• Keep in mind that it is okay if you feel a little strange about meditating. Just take a moment to identify the feelings you are having and then switch your focus to your physical position. Try to make yourself as comfortable as possible.
  2. Take some deep breaths. Bring your awareness to your breath, noticing the inhalations and exhalations of each breath. Feel how each breath flows in and out of your body, filling your lungs and then releasing through your throat and your mouth. Begin to lengthen and deepen each breath. Taking deep breaths helps settle and relax the mind and the body.
    • Observing your breath is also a mindfulness practice in itself. You can practice observing your breath for the entire length of the meditation.
  3. Realize that you are not your thoughts. As you meditate, remind yourself that you have control over what thoughts and emotions you choose to engage. When you notice thoughts or emotions coming up that you do not wish to engage, release them and choose not to put your focus onto them.
    • This insight can be helpful in realizing that you can change negative thoughts and that you can let them go.
    • Don’t beat yourself up when you notice your mental stream of thoughts. Practice letting go of these mental experiences without judgment.
  4. Return to your breath. Any time you get distracted by noises, thoughts, or anything, go back to observing your inhalations and exhalations. Any time you experience unpleasant thoughts or emotions, return your focus to your breathing.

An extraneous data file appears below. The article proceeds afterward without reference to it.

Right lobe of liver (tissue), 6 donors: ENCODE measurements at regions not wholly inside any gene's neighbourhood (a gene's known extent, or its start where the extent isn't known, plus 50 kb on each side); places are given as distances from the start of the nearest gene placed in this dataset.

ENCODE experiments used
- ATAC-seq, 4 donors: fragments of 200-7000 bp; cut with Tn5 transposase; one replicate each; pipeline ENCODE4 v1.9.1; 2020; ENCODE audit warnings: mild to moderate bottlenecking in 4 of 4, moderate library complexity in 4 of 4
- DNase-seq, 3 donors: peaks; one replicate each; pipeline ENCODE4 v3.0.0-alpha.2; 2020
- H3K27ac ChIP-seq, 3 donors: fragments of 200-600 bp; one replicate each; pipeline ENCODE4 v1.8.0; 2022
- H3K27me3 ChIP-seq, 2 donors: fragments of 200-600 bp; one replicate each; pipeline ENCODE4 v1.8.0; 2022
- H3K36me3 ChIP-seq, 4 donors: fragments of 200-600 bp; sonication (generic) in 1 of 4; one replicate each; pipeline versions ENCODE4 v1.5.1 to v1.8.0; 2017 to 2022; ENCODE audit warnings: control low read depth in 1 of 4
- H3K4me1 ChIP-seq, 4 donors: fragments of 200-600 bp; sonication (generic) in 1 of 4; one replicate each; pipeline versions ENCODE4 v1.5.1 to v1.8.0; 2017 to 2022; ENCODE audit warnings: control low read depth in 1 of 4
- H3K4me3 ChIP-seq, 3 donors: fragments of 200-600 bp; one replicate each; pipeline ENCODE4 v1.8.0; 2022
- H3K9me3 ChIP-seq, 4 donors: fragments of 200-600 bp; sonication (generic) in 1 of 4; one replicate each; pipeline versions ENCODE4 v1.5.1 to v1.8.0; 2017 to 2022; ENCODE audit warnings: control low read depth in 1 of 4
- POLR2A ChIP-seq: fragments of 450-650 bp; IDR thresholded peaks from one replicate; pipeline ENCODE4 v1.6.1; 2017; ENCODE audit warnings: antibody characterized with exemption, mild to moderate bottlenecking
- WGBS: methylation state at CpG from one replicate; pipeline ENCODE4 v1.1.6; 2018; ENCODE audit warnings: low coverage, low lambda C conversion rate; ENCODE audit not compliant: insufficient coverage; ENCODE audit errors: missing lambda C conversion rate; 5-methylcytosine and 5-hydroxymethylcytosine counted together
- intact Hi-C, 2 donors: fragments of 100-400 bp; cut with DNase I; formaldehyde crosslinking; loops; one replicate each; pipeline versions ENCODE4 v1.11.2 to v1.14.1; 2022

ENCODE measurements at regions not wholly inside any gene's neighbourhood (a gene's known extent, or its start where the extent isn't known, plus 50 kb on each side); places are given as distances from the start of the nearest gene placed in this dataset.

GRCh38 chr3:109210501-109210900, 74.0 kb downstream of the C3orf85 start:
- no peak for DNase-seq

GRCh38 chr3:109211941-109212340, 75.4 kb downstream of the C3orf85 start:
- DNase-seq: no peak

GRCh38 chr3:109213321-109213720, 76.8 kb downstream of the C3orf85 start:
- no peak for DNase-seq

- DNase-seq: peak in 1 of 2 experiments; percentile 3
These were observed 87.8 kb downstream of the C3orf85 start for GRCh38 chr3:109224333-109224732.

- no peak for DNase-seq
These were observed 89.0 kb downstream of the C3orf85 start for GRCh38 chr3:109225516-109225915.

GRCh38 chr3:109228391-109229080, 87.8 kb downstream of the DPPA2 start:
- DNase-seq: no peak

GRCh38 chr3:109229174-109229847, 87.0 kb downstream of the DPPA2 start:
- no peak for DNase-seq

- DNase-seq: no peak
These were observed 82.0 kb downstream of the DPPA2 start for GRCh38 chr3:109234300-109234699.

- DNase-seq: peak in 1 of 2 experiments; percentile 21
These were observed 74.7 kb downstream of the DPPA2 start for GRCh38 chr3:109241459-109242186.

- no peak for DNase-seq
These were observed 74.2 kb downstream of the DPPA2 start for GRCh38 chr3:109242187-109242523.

• When you focus on breathing, focus on neutrality. If thoughts come up while focusing on breathing, make sure you're maintaining the practice of not passing judgment on your thoughts, including on how you are practicing meditating. Judging yourself will interfere in your meditation session. Understand that it's common for people to get distracted or for thoughts to come up regarding their day.
    • Remember that meditation is not a performance.
  5. Focus on the present. One of the goals of mindfulness practices is to help you focus on the present moment. It’s easy for your mind and emotions to jump to the future or back into the past, but your body is always in the present moment. This is why many mindfulness practices are body-driven. If you find your mind wandering often, return to your body, especially your breath. Try to focus only on the present moment.

Practicing Mindfulness Techniques

  1. Eat mindfully. Mindful eating may even help you to lose weight by helping you to slow down and really enjoy your food. You can practice mindful eating with a piece of fruit, such as an apple.
    • Hold the apple and look at it, observing the form, texture, or any writing that may be on it.
    • Feel the apple in your hands, or perhaps against your lips.
    • Bring it closer to your face and spend a few breaths smelling it. Notice if your body responds, such as salivating or increased desire to taste it.